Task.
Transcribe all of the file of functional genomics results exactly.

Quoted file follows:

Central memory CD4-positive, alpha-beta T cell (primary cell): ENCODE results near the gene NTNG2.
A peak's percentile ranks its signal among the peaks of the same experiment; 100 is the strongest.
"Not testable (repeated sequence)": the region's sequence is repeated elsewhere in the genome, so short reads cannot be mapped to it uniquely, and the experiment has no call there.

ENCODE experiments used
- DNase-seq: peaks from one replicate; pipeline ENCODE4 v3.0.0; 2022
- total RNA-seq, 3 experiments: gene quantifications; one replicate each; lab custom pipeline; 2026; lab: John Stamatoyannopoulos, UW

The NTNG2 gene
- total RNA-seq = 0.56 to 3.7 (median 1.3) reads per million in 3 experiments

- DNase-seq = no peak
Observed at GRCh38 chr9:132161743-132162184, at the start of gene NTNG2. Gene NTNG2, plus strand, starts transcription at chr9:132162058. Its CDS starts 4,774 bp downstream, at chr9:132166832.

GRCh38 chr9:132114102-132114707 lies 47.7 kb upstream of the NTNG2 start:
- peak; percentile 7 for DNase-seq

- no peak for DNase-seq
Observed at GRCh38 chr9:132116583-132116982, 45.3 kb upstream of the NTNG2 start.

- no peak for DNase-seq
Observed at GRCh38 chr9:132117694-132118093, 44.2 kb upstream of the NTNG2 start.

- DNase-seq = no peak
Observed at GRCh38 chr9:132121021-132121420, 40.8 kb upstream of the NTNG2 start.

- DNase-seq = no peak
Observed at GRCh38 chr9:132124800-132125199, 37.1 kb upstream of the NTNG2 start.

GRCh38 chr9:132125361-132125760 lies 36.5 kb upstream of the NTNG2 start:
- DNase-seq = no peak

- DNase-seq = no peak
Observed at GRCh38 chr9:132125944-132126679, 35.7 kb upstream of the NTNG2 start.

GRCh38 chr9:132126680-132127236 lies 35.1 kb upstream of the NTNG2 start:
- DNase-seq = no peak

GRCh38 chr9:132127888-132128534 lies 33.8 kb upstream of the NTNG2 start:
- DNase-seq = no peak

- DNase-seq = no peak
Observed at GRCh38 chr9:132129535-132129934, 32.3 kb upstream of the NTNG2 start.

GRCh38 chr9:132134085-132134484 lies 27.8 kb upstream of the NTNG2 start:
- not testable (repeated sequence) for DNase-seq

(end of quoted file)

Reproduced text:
Central memory CD4-positive, alpha-beta T cell (primary cell): ENCODE results near the gene NTNG2.
A peak's percentile ranks its signal among the peaks of the same experiment; 100 is the strongest.
"Not testable (repeated sequence)": the region's sequence is repeated elsewhere in the genome, so short reads cannot be mapped to it uniquely, and the experiment has no call there.

ENCODE experiments used
- DNase-seq: peaks from one replicate; pipeline ENCODE4 v3.0.0; 2022
- total RNA-seq, 3 experiments: gene quantifications; one replicate each; lab custom pipeline; 2026; lab: John Stamatoyannopoulos, UW

The NTNG2 gene
- total RNA-seq = 0.56 to 3.7 (median 1.3) reads per million in 3 experiments

- DNase-seq = no peak
Observed at GRCh38 chr9:132161743-132162184, at the start of gene NTNG2. Gene NTNG2, plus strand, starts transcription at chr9:132162058. Its CDS starts 4,774 bp downstream, at chr9:132166832.

GRCh38 chr9:132114102-132114707 lies 47.7 kb upstream of the NTNG2 start:
- peak; percentile 7 for DNase-seq

- no peak for DNase-seq
Observed at GRCh38 chr9:132116583-132116982, 45.3 kb upstream of the NTNG2 start.

- no peak for DNase-seq
Observed at GRCh38 chr9:132117694-132118093, 44.2 kb upstream of the NTNG2 start.

- DNase-seq = no peak
Observed at GRCh38 chr9:132121021-132121420, 40.8 kb upstream of the NTNG2 start.

- DNase-seq = no peak
Observed at GRCh38 chr9:132124800-132125199, 37.1 kb upstream of the NTNG2 start.

GRCh38 chr9:132125361-132125760 lies 36.5 kb upstream of the NTNG2 start:
- DNase-seq = no peak

- DNase-seq = no peak
Observed at GRCh38 chr9:132125944-132126679, 35.7 kb upstream of the NTNG2 start.

GRCh38 chr9:132126680-132127236 lies 35.1 kb upstream of the NTNG2 start:
- DNase-seq = no peak

GRCh38 chr9:132127888-132128534 lies 33.8 kb upstream of the NTNG2 start:
- DNase-seq = no peak

- DNase-seq = no peak
Observed at GRCh38 chr9:132129535-132129934, 32.3 kb upstream of the NTNG2 start.

GRCh38 chr9:132134085-132134484 lies 27.8 kb upstream of the NTNG2 start:
- not testable (repeated sequence) for DNase-seq